| January 5, 2012

No property-tax increase necessary

On November 29, 2011, OCPA and Art Laffer, Ph.D., an economic adviser to President Ronald Reagan, released the findings of a new research study evaluating the economic benefits of phasing out Oklahoma's personal income tax over a 10-year period. One of the report’s key findings is that eliminating Oklahoma's personal income tax without increasing other tax rates would result in the state having the lowest overall tax burden of any state except Alaska. OCPA and Laffer are not alone in recognizing the tremendous opportunity to phase out the state’s personal income tax. Gov. Mary Fallin, lawmakers, state leaders, and many others recognize the expansion of economic freedom and prosperity that would take place if Oklahoma were to phase out this tax.

The Left and various tax users in Oklahoma have staked their claim to fear tactics in efforts to oppose allowing citizens to keep more of their own income.

One of the most hollow fear tactics being used by the Left and the tax users is that if state income taxes are eliminated, “property taxes will be increased.” When this emphatic statement is made, no thoroughly analyzed reason is given. Some say, “Texas has no income tax and their property taxes are sky high compared to Oklahoma,” or “Government is already underfunded, so the money has to be found somewhere.”

But it’s simply not true that “property taxes will be increased” in order to phase out the personal income tax.

First, as Rep. Jason Murphey highlighted from the OCPA study, phasing out the state’s income tax is going to increase local revenues by approximately $3.5 billion a year once the tax is completely phased out. This is because as citizens have more of their own money, they use that money to create jobs, buy products, and make capital improvements and purchases that are all subject to other types of existing, unchanged state and local taxes. For example, despite cutting the state’s income tax rate more than 20 percent from 2004 to 2009, income tax collections never declined until the recession, and state sales tax collections alone grew by more than $490 million before being affected by the recession. So with new revenue subject to local control, citizens and their local officials will now be able to invest more of their income and local tax dollars toward the government expenditures that they deem important.

Second, in Article 10, Section 9 of the Oklahoma Constitution, the state is prevented from levying a property tax, and the only way to amend the state Constitution is for a majority of voters to approve such an amendment in a statewide election. Since Oklahoma will see growth in appropriations of $2.2 billion a year by the end of the phaseout period (as the study demonstrates), voters will have no need to approve a measure giving the state new authority to levy, collect, and spend property taxes. So, if people don’t want the state to have property tax revenue, they will not allow it to happen. They will oppose any measure that would attempt to saddle them with new state property taxes, just as they do today.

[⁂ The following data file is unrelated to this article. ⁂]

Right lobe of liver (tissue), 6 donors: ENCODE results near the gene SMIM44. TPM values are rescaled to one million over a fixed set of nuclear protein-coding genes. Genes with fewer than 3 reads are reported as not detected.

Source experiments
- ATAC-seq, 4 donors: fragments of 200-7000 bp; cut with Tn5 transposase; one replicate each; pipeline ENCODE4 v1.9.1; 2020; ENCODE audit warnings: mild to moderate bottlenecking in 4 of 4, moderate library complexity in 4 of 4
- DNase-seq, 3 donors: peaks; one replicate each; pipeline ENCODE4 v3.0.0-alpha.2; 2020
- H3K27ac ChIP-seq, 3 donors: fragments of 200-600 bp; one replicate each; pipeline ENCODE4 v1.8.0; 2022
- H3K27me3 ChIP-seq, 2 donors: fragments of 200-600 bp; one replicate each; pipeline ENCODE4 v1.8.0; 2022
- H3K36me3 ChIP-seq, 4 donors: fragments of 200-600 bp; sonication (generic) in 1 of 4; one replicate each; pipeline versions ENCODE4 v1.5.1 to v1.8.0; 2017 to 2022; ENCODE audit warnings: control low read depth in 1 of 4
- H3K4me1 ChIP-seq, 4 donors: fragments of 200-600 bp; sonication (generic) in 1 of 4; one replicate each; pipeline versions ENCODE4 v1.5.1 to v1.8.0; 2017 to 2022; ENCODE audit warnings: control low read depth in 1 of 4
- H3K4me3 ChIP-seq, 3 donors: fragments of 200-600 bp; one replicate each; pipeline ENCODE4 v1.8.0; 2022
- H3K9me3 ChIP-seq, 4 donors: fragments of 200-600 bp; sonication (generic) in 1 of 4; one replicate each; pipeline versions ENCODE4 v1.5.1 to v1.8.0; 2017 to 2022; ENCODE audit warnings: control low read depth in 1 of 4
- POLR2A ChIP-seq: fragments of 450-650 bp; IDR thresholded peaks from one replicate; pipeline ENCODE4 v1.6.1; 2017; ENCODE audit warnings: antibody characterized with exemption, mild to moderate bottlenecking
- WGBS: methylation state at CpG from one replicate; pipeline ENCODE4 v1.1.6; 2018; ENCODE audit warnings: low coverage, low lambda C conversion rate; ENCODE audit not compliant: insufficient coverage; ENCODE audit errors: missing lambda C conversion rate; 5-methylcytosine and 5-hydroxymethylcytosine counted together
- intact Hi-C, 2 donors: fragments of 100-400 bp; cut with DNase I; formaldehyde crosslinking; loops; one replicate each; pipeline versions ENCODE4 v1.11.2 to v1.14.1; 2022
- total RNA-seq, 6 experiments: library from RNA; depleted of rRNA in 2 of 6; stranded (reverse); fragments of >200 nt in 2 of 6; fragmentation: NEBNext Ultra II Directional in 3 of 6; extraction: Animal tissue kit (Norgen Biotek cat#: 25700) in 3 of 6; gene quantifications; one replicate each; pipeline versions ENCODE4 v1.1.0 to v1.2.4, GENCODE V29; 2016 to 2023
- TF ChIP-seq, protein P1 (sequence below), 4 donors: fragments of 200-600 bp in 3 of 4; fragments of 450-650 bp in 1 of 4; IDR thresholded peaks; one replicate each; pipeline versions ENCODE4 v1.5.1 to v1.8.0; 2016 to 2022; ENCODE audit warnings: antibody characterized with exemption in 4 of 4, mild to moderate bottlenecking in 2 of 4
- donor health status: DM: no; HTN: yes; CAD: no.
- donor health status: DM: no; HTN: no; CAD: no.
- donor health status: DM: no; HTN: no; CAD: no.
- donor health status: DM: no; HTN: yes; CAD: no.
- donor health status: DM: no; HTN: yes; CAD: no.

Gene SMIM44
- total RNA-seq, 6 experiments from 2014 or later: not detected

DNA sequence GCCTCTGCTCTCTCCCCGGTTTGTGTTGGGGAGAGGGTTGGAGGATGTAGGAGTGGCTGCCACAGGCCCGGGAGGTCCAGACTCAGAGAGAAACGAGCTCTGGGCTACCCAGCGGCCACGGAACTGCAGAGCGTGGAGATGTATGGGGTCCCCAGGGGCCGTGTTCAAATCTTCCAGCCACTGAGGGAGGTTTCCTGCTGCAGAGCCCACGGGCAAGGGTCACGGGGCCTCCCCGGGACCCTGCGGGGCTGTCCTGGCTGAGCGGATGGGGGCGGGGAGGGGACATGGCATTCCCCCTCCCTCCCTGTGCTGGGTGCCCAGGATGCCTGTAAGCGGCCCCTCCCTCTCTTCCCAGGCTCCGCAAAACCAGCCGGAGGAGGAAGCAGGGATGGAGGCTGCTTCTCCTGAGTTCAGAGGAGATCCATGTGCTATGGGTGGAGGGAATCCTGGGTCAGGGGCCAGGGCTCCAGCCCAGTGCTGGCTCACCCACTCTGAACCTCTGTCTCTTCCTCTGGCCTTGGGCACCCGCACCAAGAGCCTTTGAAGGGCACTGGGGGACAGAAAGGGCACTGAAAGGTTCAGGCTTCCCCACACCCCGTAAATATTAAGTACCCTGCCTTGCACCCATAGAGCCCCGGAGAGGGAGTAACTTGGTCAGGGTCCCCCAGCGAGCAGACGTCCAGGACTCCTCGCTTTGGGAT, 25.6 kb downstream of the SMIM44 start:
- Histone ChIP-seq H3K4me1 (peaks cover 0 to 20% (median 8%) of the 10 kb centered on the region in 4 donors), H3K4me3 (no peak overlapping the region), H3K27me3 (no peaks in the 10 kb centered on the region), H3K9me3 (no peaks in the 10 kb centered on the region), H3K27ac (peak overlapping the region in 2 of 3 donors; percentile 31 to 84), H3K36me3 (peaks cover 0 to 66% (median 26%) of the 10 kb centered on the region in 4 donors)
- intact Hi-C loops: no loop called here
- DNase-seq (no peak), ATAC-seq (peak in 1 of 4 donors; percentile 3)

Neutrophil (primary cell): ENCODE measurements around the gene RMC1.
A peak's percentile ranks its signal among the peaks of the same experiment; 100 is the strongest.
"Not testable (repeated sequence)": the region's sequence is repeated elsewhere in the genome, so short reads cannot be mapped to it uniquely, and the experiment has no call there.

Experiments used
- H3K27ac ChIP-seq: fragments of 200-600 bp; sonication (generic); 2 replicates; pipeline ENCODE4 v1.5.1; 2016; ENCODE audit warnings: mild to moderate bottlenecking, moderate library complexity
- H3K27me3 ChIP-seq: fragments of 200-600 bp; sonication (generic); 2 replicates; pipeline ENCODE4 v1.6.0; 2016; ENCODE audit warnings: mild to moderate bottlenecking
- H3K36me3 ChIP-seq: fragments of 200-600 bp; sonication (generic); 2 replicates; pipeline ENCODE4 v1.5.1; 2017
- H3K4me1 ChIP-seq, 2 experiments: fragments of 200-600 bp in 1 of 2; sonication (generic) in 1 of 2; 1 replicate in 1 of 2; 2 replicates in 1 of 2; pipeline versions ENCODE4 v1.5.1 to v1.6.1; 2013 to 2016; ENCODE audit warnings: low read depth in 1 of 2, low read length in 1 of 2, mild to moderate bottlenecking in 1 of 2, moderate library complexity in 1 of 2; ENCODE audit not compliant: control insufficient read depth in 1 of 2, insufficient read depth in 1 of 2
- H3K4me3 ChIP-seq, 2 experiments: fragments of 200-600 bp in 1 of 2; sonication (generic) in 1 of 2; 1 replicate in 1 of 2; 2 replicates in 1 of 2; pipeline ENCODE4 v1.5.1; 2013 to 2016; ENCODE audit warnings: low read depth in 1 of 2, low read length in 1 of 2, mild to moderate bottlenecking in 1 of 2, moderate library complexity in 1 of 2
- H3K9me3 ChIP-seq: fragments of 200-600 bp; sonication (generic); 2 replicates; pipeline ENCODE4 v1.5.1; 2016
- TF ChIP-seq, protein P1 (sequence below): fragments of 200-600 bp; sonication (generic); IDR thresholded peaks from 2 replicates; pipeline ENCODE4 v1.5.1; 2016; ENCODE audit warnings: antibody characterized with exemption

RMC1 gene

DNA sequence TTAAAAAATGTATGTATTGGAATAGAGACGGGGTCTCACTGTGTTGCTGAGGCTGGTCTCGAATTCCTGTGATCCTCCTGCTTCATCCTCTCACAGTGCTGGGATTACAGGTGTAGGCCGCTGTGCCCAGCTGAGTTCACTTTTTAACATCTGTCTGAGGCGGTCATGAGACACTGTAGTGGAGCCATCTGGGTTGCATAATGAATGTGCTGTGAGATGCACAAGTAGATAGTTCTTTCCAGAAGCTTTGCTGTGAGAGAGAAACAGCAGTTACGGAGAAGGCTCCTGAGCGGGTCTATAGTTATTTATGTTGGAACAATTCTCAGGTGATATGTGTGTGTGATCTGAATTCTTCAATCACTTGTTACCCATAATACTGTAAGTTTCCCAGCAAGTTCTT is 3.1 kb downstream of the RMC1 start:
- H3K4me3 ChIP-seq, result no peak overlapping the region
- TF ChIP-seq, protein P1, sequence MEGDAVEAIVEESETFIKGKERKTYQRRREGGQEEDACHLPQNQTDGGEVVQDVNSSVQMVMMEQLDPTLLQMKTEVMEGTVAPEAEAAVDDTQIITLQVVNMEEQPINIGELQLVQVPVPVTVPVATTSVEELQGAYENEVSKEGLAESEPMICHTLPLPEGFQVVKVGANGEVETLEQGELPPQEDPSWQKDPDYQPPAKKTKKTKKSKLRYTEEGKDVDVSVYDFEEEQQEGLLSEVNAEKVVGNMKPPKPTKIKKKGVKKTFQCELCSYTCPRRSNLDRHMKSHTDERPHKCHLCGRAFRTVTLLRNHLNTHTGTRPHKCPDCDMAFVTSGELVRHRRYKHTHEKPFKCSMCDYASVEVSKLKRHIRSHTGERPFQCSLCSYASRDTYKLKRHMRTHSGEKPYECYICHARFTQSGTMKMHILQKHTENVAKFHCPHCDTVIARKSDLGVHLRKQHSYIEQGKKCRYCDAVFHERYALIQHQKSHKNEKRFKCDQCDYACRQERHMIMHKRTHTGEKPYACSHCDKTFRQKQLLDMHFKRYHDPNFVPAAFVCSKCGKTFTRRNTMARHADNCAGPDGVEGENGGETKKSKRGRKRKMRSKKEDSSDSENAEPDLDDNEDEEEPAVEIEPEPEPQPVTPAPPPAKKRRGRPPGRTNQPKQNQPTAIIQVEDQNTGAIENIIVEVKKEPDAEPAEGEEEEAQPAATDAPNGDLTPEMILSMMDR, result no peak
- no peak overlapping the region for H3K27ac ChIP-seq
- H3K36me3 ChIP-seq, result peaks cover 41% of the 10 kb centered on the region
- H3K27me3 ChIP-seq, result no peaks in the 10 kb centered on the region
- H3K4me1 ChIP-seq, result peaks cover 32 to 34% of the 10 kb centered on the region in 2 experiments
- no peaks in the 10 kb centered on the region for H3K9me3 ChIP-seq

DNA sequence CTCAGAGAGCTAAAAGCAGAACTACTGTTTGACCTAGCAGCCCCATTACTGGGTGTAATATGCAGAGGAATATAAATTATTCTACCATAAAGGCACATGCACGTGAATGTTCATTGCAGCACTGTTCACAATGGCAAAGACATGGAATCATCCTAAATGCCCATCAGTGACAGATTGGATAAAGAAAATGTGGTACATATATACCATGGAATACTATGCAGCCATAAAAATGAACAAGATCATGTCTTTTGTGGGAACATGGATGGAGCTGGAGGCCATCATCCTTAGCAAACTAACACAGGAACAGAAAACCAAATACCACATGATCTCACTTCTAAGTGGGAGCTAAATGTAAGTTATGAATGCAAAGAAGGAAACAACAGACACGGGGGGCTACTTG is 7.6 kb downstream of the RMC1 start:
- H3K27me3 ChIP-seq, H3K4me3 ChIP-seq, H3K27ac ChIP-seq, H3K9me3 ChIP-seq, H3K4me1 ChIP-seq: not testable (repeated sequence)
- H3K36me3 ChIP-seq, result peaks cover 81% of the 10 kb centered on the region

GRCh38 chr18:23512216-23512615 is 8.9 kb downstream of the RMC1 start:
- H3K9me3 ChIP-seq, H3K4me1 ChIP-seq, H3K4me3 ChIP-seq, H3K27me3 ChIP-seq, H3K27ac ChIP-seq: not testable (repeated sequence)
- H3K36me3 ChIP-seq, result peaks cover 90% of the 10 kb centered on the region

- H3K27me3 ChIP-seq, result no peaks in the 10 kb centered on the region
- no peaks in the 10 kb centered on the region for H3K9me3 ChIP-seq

Third, the Constitution also requires local voter approval for any local government wishing to establish or increase property tax rates (millages). This process takes place regularly at the local level every year, and the only property tax rate increases that pass are the ones that a majority of the voters have approved. Since local revenues are going to increase by approximately $3.5 billion a year by the end of the phaseout period (as the study demonstrates), local voters will have no need to approve any measures for property tax increases apart from the process in which they already participate.

Fourth, as demonstrated in the study, the zero-personal-income-tax states with higher property taxes (such as Texas) still have an overall lower state and local tax burden on average than does Oklahoma. The study also demonstrates that if Oklahoma phases out its personal income tax, Oklahoma will have the lowest overall tax burden of any state except Alaska.

Finally, as OCPA has noted previously, state government spending is at an all-time high, in part because Oklahoma already has too many state and local government employees.

You don’t have to raise taxes in order to cut taxes. The evidence is clear: It is not necessary to raise property taxes in order to phase out the state’s personal income tax. If government eliminates waste, inefficiencies, and non-core spending of $300 million to $400 million (i.e., 6 percent of appropriations), Oklahoma can phase out its income tax without harming any core services.

The weeping and wailing of the Left and the various tax users will continue, but that is to be expected from those who have an insatiable appetite to spend more and more of someone else’s hard-earned money.

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